Just how much k turbulence do you need entering your simulation? Turbulence demands modeling just like any other equation in computational fluid dynamics (CFD). As the CFD engineer, you need to describe boundary conditions for your turbulence equations. For a typical k-omega turbulence model, what are the appropriate values for k and omega as boundary conditions? This article discusses modeling boundary conditions for turbulence.
Most turbulence models utilize two-equation models; this in turn requires two boundary conditions at the inlets and outlets of our CFD model. We normally don’t directly specify values for the turbulence model. Instead, we deal in two more comprehensible terms:
After specification, these get converted into the actual terms required for the individual turbulence model.
The first boundary condition comes from the turbulent viscosity ratio. This was the ratio of the turbulent viscosity to the actual physical viscosity of the fluid.
The best resource for typical values is the NASA Turbulence Modeling Resource  Based on that, and other CFD experience, Table 2‑1 supplies general guidance for typical turbulent viscosity ratios.
Table 2‑1: Typical Turbulence Ratios
|RT = 1||Low|
|RT = 10||Medium|
|RT = 100||High|
|RT = 1000||Very high|
(Unlikely, but tolerable in simulation)
|RT = 10,000||Not physically possible on Earth|
As a default setting, most CFD engineers go with a viscosity ratio of 10; it provides a nice medium level of turbulence.
When troubleshooting your simulation, plotting the viscosity ratio can be helpful. A viscosity ratio of 1000 or greater should not generally exist in the domain. These normally indicate problems with low resolution in your mesh. You may choose to tolerate high viscosity ratios at small isolated sections of the mesh, if these sections are in non-critical regions of the fluid domain. But understand that they still indicate problems with the mesh and potential instability.
The second boundary condition comes from turbulence intensity. In the classic RANS definition, we separate the velocity into the steady component and the fluctuating turbulent component. Turbulence intensity takes the ratio of these two components, normally expressed as a percentage.
Table 3‑1 shows typical values for turbulence intensity. Most CFD engineers take 5% as a good default value. Normally, you want to match the turbulence intensity to the viscosity ratio. Don’t select a high viscosity ratio and match that to a low turbulence intensity. The only exception would be if you had experimental data proving it was more appropriate.
Table 3‑1: Typical Values for Turbulence Intensity
Wall boundary conditions require special consideration for turbulence. Remember the law of the wall; all turbulent boundary layers have a laminar sub-layer. The CFD software knows this, and the CFD developers generally approach this with two possible solutions:
A wall damping function assumes you defined a very fine mesh that resolved the entire boundary layer, with cells going all the way down into the laminar sub-layer. In this case, the damping function reduces turbulence near the wall, based on the Y+ distance.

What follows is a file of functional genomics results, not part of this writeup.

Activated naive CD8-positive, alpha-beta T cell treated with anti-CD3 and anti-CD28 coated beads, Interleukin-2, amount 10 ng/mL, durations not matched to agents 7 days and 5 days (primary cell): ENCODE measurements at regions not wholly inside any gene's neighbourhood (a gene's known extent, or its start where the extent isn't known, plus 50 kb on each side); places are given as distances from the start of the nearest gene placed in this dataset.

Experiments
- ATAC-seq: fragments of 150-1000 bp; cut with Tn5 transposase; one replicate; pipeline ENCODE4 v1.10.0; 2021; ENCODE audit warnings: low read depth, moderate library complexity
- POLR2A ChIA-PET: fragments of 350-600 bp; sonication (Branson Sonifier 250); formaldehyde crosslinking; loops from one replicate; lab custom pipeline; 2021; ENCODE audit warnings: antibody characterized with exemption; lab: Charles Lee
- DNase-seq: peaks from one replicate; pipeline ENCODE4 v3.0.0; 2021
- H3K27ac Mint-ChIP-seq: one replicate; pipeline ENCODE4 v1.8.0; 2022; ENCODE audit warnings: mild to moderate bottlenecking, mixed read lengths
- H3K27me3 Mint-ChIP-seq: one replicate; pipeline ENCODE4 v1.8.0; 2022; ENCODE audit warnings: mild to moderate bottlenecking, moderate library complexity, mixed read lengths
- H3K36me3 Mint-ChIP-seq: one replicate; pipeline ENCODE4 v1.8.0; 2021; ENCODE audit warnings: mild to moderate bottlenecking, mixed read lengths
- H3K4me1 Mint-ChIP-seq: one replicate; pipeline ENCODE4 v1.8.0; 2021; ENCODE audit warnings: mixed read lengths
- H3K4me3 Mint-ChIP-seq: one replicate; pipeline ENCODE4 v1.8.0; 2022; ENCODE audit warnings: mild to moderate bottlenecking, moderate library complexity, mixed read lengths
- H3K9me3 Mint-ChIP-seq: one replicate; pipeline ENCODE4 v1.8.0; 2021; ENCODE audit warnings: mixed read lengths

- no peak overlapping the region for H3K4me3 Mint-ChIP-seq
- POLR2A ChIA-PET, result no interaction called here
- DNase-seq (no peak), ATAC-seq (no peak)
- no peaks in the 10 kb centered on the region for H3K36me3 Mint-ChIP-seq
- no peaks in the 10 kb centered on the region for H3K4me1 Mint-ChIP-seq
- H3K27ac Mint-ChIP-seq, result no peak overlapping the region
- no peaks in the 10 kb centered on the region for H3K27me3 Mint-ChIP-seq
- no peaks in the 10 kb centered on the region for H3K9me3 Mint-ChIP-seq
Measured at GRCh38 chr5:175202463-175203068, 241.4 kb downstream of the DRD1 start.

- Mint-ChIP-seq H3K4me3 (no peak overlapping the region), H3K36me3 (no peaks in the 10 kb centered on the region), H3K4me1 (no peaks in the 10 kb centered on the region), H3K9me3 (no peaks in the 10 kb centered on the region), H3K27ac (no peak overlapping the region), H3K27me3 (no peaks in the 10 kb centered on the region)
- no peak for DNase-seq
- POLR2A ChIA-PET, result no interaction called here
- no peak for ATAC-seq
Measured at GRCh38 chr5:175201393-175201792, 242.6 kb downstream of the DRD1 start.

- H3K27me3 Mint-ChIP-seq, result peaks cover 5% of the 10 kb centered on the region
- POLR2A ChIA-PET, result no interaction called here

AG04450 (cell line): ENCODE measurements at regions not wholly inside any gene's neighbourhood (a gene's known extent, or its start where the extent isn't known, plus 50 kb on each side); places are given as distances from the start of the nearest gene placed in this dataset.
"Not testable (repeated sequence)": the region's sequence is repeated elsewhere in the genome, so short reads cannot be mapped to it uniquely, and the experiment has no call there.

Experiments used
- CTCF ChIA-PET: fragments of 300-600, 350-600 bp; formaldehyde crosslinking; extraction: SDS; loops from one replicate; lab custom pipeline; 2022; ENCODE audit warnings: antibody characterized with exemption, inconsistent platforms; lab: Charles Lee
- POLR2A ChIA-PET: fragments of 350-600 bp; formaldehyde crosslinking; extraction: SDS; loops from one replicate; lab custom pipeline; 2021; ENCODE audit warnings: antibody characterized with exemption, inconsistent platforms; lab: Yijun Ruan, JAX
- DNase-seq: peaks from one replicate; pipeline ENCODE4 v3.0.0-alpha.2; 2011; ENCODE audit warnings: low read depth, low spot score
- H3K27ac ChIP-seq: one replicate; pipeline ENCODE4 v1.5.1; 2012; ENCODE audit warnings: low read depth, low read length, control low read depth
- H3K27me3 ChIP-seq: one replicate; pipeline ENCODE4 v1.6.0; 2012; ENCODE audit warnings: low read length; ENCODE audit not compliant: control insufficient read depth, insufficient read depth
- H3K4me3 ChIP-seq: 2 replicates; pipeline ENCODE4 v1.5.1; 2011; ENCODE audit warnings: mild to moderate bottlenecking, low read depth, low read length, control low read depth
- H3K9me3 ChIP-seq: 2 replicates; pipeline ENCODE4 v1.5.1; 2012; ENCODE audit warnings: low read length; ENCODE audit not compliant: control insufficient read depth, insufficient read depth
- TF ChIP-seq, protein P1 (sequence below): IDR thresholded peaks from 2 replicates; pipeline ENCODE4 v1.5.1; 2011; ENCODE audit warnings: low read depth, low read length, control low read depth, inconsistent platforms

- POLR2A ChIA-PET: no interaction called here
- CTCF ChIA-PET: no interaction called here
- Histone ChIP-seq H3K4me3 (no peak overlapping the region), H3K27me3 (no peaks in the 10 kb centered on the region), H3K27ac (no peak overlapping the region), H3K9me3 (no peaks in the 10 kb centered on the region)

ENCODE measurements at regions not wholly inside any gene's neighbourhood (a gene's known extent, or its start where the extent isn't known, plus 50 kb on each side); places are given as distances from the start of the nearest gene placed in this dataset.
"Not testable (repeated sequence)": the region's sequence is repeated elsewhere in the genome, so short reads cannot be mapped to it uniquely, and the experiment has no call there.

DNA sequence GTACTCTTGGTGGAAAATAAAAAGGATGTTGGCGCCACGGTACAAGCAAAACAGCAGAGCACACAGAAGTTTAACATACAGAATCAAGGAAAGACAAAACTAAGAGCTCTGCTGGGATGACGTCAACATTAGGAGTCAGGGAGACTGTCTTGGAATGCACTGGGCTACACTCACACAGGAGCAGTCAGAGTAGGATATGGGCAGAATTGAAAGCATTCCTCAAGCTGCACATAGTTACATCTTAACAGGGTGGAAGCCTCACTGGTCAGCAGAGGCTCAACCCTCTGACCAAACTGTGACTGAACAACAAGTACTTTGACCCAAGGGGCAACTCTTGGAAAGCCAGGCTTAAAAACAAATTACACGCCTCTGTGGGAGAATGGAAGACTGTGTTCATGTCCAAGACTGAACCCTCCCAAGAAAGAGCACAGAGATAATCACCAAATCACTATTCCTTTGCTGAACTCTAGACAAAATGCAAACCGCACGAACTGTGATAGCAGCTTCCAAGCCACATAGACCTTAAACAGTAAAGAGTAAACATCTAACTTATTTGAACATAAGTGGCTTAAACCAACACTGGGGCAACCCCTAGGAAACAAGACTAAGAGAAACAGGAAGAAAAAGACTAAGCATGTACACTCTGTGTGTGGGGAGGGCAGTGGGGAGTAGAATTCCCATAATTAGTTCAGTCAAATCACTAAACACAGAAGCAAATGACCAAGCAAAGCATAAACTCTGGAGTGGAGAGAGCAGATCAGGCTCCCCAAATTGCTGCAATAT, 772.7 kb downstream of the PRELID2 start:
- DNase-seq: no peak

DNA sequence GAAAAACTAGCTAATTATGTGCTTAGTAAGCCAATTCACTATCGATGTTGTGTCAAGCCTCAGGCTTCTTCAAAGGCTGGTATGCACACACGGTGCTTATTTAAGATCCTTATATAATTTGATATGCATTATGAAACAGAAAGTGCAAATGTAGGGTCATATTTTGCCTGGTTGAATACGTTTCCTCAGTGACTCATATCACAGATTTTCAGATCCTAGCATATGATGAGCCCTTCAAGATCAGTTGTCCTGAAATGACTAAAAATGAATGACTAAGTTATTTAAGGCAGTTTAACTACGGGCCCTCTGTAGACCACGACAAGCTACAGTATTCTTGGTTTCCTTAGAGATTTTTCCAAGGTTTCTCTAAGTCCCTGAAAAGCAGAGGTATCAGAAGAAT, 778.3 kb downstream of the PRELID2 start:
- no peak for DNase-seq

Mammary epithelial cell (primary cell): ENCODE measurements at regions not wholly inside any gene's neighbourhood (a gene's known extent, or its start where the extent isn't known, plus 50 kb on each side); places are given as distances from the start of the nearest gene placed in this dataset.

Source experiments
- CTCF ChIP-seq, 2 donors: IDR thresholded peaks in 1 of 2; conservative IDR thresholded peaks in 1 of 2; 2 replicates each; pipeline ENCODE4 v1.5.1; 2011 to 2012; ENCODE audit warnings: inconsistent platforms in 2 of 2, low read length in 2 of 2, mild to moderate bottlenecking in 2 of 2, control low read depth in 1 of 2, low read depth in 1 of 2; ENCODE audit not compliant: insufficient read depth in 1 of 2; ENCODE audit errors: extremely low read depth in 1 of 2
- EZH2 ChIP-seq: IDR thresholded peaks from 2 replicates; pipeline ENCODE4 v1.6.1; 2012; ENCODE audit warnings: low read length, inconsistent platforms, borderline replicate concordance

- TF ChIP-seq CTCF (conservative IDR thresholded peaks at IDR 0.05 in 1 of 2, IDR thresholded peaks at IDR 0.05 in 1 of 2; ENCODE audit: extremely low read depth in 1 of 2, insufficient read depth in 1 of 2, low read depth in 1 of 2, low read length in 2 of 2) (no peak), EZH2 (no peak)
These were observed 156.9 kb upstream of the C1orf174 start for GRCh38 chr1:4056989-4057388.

Alternatively, a wall function assumes the entire laminar sub-layer was contained within the thickness of the first cell on the wall. Rather than damping out the turbulence model, it integrates the effect of the laminar sub-layer and applies that effect within that first cell only. All the cells remain fully turbulent.
The meshing strategy for the CFD engineer depends on the selected wall function. The mesh height near the wall must be set to match the selected wall treatment. And we measure mesh height by Y+. Y+ is a non-dimensional measure of the distance from the wall, and practically every CFD solver can calculate this value. Table 4‑1 shows recommended values for Y+ settings. The table shows the Y+ value for the typical break between laminar sub-layer and turbulent boundary layer. But most CFD engineers prefer to include a safety margin and ensure their entire body remains meshed with the correct settings. The third column in the table shows recommended settings with those safety margins.
Table 4‑1: Recommended Values for Y+ Ranges
|Y+ Range||Recommended Setting (with safety margin)|
|Wall damping function||12-30||2-5|
|Wall function||30+||40 – 80|
Don’t let the complexity of turbulence intimidate you. It remains subject to the same limits of transport equations, just like any other. It requires boundary conditions just like the rest. Thankfully, we have ample modeling resources to work with and comprehensible terminology for boundary conditions. Turbulent viscosity ratio and turbulence intensity form the basis for defining our turbulent boundary conditions. These two values can be used to calculate the actual equation quantities for most turbulence models and specify inlet and outlet boundary conditions. After that, the CFD engineer needs to ensure that their mesh matches the model settings at the wall boundary conditions. That completes the settings to successfully bound the problem of turbulence.
|||Langley Research Center, “Turbulence Modeling Resource,” National Aeronautical and Space and Administration, 03 Feb 2019. . Available: https://turbmodels.larc.nasa.gov/index.html. .|
|||TCFD, “Axial Compressor CFD,” TCFD, 31 Dec 2018. . Available: https://www.cfdsupport.com/axial-compressor-cfd-simulation.html. .|
|||Atsushi Ueyama, “Progress of Time,” Cradle MSC Software Company, 31 Dec 2018. . Available: https://www.cradle-cfd.com/tec/column01/017.html. .|
|||YouTube Author: Holzmann CFD, “Holzmann CFD & OpenFOAM® – Dynamic Meshes in Multiphase Flows #2 (Topology Change, Ship Simulation),” YouTube, 10 Feb 2018. . Available: https://www.youtube.com/watch?v=B9KjnyDpsx0. .|